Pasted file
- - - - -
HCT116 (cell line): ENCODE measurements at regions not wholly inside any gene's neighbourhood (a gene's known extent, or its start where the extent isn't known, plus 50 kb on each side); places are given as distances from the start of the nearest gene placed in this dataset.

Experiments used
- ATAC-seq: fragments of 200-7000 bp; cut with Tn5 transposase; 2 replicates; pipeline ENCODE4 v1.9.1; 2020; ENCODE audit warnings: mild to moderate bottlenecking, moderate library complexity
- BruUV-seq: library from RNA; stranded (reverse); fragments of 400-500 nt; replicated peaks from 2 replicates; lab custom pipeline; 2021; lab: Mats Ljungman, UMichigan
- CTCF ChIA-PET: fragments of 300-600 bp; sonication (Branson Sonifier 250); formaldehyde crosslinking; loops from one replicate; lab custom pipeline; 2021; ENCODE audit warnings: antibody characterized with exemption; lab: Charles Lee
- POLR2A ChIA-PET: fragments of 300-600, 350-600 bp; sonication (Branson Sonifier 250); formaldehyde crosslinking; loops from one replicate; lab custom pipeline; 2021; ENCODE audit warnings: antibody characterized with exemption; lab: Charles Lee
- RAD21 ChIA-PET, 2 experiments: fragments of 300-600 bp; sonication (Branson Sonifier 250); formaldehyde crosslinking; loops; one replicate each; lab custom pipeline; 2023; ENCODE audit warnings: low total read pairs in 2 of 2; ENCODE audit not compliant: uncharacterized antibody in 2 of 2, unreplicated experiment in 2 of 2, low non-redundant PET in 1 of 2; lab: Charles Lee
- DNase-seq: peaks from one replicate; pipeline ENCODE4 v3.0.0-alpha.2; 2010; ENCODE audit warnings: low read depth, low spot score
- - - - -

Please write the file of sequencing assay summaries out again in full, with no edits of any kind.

HCT116 (cell line): ENCODE measurements at regions not wholly inside any gene's neighbourhood (a gene's known extent, or its start where the extent isn't known, plus 50 kb on each side); places are given as distances from the start of the nearest gene placed in this dataset.

Experiments used
- ATAC-seq: fragments of 200-7000 bp; cut with Tn5 transposase; 2 replicates; pipeline ENCODE4 v1.9.1; 2020; ENCODE audit warnings: mild to moderate bottlenecking, moderate library complexity
- BruUV-seq: library from RNA; stranded (reverse); fragments of 400-500 nt; replicated peaks from 2 replicates; lab custom pipeline; 2021; lab: Mats Ljungman, UMichigan
- CTCF ChIA-PET: fragments of 300-600 bp; sonication (Branson Sonifier 250); formaldehyde crosslinking; loops from one replicate; lab custom pipeline; 2021; ENCODE audit warnings: antibody characterized with exemption; lab: Charles Lee
- POLR2A ChIA-PET: fragments of 300-600, 350-600 bp; sonication (Branson Sonifier 250); formaldehyde crosslinking; loops from one replicate; lab custom pipeline; 2021; ENCODE audit warnings: antibody characterized with exemption; lab: Charles Lee
- RAD21 ChIA-PET, 2 experiments: fragments of 300-600 bp; sonication (Branson Sonifier 250); formaldehyde crosslinking; loops; one replicate each; lab custom pipeline; 2023; ENCODE audit warnings: low total read pairs in 2 of 2; ENCODE audit not compliant: uncharacterized antibody in 2 of 2, unreplicated experiment in 2 of 2, low non-redundant PET in 1 of 2; lab: Charles Lee
- DNase-seq: peaks from one replicate; pipeline ENCODE4 v3.0.0-alpha.2; 2010; ENCODE audit warnings: low read depth, low spot score